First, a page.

Video games based on films tend to have a bad reputation, but why is that exactly?
We've talked before about the bad reputation films based on video games tend to have. However, the same can be said about video games based on films. These games often messy, filled with bugs, glitches, and poor optimization. The concept of a video game based on a newly released film seems to have mostly died out in recent years, but it's still an interesting concept to explore. Why is it so hard to adapt a film into a video game, and what issues seem to always plague them?
The biggest issue that most movie based games have to deal with is time. These games have to be ready to release when the film releases and that can cause numerous problems. These games rarely have enough time to be properly playtested and game braking bugs often go ignored to meet the release date. Video games often take about 3 to 4 years to properly develop, which is long compared to the 2 years it takes for a film. This means that the game developers have to due twice the work in half the time that's expected of them. The possibility of losing focus and overlooking glitches goes up dramatically.
Another contributing factor is a lack of passion for the project. These movie games are often mandated by corporate to be made by the game company for profit, whether the developers are interested in the project or not. This can often lead to a development team going through the motions and results in them releasing a generic and soulless game. Personal passion often plays a big part in the quality of any form of art and video games are no exception. If you force your development team to make a game they don't really want to make, it probably won't result in a masterpiece.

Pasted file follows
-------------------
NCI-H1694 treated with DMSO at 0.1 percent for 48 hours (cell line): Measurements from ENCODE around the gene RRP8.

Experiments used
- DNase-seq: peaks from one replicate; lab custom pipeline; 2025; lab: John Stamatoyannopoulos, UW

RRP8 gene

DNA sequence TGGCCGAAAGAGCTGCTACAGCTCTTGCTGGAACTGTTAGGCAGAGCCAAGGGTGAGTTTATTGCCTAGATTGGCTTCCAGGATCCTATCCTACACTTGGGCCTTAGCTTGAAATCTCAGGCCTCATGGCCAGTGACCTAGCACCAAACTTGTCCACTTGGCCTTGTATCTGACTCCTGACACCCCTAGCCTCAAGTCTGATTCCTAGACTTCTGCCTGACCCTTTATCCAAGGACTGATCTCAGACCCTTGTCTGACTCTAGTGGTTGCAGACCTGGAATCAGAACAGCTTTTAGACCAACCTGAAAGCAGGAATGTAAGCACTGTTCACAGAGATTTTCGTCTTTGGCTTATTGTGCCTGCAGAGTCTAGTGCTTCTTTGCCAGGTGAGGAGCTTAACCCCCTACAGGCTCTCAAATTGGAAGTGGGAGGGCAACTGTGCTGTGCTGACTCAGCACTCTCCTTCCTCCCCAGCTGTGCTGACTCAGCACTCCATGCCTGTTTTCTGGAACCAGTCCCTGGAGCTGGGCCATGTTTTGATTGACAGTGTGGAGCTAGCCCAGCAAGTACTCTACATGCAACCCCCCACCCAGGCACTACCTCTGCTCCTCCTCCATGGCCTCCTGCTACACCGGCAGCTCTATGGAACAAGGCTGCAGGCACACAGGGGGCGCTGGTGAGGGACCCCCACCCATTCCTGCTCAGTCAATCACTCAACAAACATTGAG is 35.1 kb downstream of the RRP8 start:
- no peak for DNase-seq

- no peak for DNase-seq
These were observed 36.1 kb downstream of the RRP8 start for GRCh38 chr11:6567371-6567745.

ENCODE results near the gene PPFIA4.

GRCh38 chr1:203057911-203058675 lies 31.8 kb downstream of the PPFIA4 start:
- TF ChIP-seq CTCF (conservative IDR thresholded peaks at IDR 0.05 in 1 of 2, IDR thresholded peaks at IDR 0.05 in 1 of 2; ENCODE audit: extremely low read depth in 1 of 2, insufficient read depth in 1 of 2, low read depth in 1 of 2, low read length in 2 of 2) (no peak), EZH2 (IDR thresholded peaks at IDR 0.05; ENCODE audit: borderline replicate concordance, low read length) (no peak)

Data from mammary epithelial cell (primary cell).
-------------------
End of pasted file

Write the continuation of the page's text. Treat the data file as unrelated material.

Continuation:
The final contributing factor to the low quality of movie video games is the lack care for quality control. The companies pushing these games out know that they'll sell well, regardless of quality, because they are connected to a popular film releasing soon. When you get right down to it, there's really no reason, from the financial end, to make these games any good. These are often viewed as products first and art last which is never a good sign when you are trying to make something of quality.
All of these factors led to movie games getting a reputation as bad as the films that are based on games, it's quite ironic. It's interesting that these two art form rarely mingle well together. However, these games do have the capacity to be good, they just need the proper time, love, and care to make them good. They need proper deadlines for quality testing. They need development teams who want to work on the game. They need publishers who want to release a quality product and not just a product. These games have the potential to be memorable and fun, but more often then not they are just soulless and bad.